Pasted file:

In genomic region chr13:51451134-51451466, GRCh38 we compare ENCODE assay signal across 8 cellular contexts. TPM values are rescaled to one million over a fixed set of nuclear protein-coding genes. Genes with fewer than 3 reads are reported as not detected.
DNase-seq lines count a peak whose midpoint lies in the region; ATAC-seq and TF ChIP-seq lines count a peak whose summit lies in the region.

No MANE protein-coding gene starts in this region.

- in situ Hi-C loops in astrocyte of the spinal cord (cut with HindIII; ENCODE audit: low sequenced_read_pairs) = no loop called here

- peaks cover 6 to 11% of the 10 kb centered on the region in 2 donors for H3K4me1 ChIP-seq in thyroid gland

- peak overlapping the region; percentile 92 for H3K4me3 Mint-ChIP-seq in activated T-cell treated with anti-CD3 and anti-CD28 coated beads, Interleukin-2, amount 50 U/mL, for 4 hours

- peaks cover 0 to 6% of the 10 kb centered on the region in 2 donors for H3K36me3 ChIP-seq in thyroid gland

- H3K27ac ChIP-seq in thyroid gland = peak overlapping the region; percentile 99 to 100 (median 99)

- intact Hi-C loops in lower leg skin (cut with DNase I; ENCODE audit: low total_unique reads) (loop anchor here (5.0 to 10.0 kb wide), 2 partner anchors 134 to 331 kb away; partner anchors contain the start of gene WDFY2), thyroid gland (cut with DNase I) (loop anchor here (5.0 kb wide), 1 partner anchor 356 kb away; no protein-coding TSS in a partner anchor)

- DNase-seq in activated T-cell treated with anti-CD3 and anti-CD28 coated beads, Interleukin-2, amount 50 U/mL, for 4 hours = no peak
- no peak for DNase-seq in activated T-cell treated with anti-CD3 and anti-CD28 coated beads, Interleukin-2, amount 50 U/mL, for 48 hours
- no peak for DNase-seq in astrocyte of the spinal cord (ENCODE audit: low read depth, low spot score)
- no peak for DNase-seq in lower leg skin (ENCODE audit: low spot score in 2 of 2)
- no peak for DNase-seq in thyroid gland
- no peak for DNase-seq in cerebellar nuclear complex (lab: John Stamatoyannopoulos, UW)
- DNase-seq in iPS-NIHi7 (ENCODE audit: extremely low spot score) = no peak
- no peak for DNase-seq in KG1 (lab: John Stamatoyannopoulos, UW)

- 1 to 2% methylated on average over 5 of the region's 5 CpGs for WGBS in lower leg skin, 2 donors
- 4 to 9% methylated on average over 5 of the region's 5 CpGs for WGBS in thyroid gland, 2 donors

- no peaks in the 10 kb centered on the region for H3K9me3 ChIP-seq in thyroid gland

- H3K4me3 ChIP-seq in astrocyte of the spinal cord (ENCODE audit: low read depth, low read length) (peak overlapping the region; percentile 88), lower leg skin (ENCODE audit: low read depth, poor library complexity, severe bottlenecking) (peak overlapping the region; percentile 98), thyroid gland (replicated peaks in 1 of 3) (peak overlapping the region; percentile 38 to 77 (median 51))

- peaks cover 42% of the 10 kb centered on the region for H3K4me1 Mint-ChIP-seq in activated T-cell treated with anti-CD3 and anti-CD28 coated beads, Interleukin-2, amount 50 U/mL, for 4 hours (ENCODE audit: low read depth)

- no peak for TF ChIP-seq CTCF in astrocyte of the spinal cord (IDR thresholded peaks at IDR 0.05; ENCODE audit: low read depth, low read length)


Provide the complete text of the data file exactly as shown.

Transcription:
In genomic region chr13:51451134-51451466, GRCh38 we compare ENCODE assay signal across 8 cellular contexts. TPM values are rescaled to one million over a fixed set of nuclear protein-coding genes. Genes with fewer than 3 reads are reported as not detected.
DNase-seq lines count a peak whose midpoint lies in the region; ATAC-seq and TF ChIP-seq lines count a peak whose summit lies in the region.

No MANE protein-coding gene starts in this region.

- in situ Hi-C loops in astrocyte of the spinal cord (cut with HindIII; ENCODE audit: low sequenced_read_pairs) = no loop called here

- peaks cover 6 to 11% of the 10 kb centered on the region in 2 donors for H3K4me1 ChIP-seq in thyroid gland

- peak overlapping the region; percentile 92 for H3K4me3 Mint-ChIP-seq in activated T-cell treated with anti-CD3 and anti-CD28 coated beads, Interleukin-2, amount 50 U/mL, for 4 hours

- peaks cover 0 to 6% of the 10 kb centered on the region in 2 donors for H3K36me3 ChIP-seq in thyroid gland

- H3K27ac ChIP-seq in thyroid gland = peak overlapping the region; percentile 99 to 100 (median 99)

- intact Hi-C loops in lower leg skin (cut with DNase I; ENCODE audit: low total_unique reads) (loop anchor here (5.0 to 10.0 kb wide), 2 partner anchors 134 to 331 kb away; partner anchors contain the start of gene WDFY2), thyroid gland (cut with DNase I) (loop anchor here (5.0 kb wide), 1 partner anchor 356 kb away; no protein-coding TSS in a partner anchor)

- DNase-seq in activated T-cell treated with anti-CD3 and anti-CD28 coated beads, Interleukin-2, amount 50 U/mL, for 4 hours = no peak
- no peak for DNase-seq in activated T-cell treated with anti-CD3 and anti-CD28 coated beads, Interleukin-2, amount 50 U/mL, for 48 hours
- no peak for DNase-seq in astrocyte of the spinal cord (ENCODE audit: low read depth, low spot score)
- no peak for DNase-seq in lower leg skin (ENCODE audit: low spot score in 2 of 2)
- no peak for DNase-seq in thyroid gland
- no peak for DNase-seq in cerebellar nuclear complex (lab: John Stamatoyannopoulos, UW)
- DNase-seq in iPS-NIHi7 (ENCODE audit: extremely low spot score) = no peak
- no peak for DNase-seq in KG1 (lab: John Stamatoyannopoulos, UW)

- 1 to 2% methylated on average over 5 of the region's 5 CpGs for WGBS in lower leg skin, 2 donors
- 4 to 9% methylated on average over 5 of the region's 5 CpGs for WGBS in thyroid gland, 2 donors

- no peaks in the 10 kb centered on the region for H3K9me3 ChIP-seq in thyroid gland

- H3K4me3 ChIP-seq in astrocyte of the spinal cord (ENCODE audit: low read depth, low read length) (peak overlapping the region; percentile 88), lower leg skin (ENCODE audit: low read depth, poor library complexity, severe bottlenecking) (peak overlapping the region; percentile 98), thyroid gland (replicated peaks in 1 of 3) (peak overlapping the region; percentile 38 to 77 (median 51))

- peaks cover 42% of the 10 kb centered on the region for H3K4me1 Mint-ChIP-seq in activated T-cell treated with anti-CD3 and anti-CD28 coated beads, Interleukin-2, amount 50 U/mL, for 4 hours (ENCODE audit: low read depth)

- no peak for TF ChIP-seq CTCF in astrocyte of the spinal cord (IDR thresholded peaks at IDR 0.05; ENCODE audit: low read depth, low read length)